Pirates wielding rocket-propelled grenades and AK-47s have prompted Japan to ease a samurai-era ban on civilians carrying guns, allowing guards on locally registered oil tankers to be armed for the first time.
Shipping companies will be able to place security personnel with guns on the tankers when sailing through specified areas of the Indian Ocean and in and around the Gulf of Aden, where pirates have collected hundreds of millions of dollars by hijacking ships. The change in the law, which became effective Nov. 30 and only applies to oil vessels, marks the first time Japan has authorized civilians to carry automatic weapons.
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Japan plans to transfer to Tokyo four pirates who attacked an oil tanker off Oman and were captured by US and Turkish forces, so that they can face trial, media reports have said.
The Japanese-owned oil tanker the Guanabara was attacked on Saturday in the Indian Ocean about 400 nautical miles east of Oman, according to Mitsui O.S.K. Lines, the operator of the tanker registered in the Bahamas.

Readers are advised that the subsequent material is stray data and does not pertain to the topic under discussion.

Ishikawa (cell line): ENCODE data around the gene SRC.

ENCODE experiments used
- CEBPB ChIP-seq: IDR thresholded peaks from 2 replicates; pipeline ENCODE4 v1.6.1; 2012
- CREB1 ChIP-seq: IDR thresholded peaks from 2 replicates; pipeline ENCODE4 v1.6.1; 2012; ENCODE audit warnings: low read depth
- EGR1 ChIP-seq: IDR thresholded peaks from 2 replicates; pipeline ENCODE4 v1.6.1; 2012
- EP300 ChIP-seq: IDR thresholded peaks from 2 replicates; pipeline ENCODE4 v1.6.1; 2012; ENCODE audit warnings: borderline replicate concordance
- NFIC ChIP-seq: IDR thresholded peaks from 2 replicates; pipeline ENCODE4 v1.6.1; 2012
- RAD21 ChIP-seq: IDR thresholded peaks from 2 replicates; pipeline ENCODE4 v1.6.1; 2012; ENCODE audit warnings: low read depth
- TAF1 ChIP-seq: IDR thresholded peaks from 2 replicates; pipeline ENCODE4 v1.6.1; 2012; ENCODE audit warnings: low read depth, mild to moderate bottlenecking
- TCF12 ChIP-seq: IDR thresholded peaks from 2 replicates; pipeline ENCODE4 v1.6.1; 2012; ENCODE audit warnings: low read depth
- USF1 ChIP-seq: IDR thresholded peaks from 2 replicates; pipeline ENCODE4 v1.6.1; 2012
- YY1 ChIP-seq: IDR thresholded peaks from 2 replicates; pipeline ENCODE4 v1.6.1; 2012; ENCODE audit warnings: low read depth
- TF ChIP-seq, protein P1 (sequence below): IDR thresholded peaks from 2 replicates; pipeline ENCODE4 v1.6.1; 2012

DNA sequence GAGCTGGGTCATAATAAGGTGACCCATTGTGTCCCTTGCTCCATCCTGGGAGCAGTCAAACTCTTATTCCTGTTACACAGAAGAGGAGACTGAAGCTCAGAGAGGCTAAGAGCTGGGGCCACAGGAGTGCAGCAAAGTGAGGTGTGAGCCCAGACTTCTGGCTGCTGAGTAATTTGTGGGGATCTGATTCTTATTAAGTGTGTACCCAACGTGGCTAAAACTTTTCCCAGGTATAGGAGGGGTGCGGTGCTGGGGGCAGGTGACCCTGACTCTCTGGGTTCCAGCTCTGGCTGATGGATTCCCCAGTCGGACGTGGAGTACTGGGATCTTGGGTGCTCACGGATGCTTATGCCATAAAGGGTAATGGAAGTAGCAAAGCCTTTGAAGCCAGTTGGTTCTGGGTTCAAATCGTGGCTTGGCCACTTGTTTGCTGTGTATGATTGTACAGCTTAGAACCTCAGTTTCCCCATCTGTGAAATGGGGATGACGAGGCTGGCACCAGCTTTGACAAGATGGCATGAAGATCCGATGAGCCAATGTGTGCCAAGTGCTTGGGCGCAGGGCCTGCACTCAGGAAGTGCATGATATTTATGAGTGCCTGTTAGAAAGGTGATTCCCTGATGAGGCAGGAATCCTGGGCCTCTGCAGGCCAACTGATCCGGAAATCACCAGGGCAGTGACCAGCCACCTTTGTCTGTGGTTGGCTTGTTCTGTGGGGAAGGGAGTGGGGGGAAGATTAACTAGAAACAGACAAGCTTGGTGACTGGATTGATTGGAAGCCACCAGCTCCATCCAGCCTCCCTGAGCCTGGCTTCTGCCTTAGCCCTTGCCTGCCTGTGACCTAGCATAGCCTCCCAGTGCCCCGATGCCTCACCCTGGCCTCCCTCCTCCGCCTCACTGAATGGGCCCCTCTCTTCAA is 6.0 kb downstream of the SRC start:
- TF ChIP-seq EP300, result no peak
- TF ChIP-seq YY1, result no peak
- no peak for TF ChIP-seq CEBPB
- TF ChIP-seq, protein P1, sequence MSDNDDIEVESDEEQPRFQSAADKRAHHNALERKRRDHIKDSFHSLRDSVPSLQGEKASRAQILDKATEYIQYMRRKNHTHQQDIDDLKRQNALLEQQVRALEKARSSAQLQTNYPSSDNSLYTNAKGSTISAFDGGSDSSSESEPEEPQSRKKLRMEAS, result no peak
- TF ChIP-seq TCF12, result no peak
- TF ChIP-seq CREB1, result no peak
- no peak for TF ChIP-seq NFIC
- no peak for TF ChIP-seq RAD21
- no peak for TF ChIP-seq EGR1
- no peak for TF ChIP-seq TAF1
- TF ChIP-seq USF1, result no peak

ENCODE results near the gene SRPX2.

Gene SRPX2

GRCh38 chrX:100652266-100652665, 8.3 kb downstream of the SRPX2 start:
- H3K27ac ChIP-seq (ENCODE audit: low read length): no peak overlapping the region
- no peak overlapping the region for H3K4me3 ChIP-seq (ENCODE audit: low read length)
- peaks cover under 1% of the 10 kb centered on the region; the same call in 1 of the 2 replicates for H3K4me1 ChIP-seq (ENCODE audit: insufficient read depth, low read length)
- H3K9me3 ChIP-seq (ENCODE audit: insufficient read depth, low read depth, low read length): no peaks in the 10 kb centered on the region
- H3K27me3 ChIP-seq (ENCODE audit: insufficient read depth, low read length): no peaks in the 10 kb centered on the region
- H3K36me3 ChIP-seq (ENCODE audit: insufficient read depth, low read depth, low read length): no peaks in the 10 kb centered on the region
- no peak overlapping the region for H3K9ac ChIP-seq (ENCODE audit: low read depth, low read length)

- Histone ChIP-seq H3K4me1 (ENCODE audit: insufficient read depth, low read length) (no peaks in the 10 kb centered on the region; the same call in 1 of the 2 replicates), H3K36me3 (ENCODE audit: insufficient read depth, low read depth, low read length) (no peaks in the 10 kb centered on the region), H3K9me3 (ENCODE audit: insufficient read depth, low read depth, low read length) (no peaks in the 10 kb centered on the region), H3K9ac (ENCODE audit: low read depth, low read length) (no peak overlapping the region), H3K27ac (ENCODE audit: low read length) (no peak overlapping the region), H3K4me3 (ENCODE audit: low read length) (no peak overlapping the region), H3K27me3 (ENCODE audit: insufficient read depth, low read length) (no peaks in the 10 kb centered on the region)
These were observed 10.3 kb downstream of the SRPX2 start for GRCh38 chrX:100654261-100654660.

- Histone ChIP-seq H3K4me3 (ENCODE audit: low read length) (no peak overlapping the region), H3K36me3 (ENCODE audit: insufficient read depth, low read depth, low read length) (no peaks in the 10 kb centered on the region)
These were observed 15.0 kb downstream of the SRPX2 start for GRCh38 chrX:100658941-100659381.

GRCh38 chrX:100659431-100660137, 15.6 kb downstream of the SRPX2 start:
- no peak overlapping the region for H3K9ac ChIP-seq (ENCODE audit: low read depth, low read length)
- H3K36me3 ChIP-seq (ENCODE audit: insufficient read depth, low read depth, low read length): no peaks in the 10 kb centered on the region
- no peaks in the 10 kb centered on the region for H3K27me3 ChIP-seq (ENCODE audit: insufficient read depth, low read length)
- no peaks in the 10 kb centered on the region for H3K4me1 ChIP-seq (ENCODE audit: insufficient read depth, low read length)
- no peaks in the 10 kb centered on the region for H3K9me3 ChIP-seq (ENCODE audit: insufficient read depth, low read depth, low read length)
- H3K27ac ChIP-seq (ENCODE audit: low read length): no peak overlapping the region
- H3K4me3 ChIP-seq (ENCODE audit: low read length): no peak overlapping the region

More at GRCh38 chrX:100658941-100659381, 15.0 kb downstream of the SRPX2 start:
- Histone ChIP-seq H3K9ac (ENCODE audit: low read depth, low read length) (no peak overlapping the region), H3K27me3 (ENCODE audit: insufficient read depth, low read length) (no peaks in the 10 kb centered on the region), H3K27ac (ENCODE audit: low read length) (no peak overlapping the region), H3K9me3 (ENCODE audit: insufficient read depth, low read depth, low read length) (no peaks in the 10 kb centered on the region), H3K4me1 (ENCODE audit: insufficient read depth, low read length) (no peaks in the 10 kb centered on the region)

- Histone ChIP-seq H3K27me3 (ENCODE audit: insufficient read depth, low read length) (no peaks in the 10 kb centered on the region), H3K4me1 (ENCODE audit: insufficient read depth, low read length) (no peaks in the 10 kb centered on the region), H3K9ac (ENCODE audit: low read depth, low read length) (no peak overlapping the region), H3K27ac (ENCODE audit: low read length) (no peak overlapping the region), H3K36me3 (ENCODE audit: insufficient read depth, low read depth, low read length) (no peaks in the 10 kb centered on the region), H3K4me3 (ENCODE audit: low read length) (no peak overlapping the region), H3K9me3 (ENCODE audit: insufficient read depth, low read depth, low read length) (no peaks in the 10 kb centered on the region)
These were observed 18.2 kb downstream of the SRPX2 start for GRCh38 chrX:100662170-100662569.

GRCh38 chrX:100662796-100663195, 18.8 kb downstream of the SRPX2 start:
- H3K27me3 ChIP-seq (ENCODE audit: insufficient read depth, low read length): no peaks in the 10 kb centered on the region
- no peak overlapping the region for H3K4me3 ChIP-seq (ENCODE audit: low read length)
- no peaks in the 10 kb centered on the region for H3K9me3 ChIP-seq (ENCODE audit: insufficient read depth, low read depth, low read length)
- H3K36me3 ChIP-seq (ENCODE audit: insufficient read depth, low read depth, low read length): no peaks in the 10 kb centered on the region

The pirates were seized by US and Turkish naval units Sunday. None of the 24 crew, all of whom are non-Japanese, was injured and there was no oil or petroleum product leak from the 57,462-ton ship, the company said.
The crew of the tanker, which was en route from Ukraine to China, included 18 Filipinos and two nationals each from Croatia, Montenegro and Romania.
Japan now plans to bring in the suspects to face trial, the first time it would make use of a 2009 anti-piracy law, Jiji Press and other media reported.
Read the rest of the story: Japan to transfer captured pirates to Tokyo.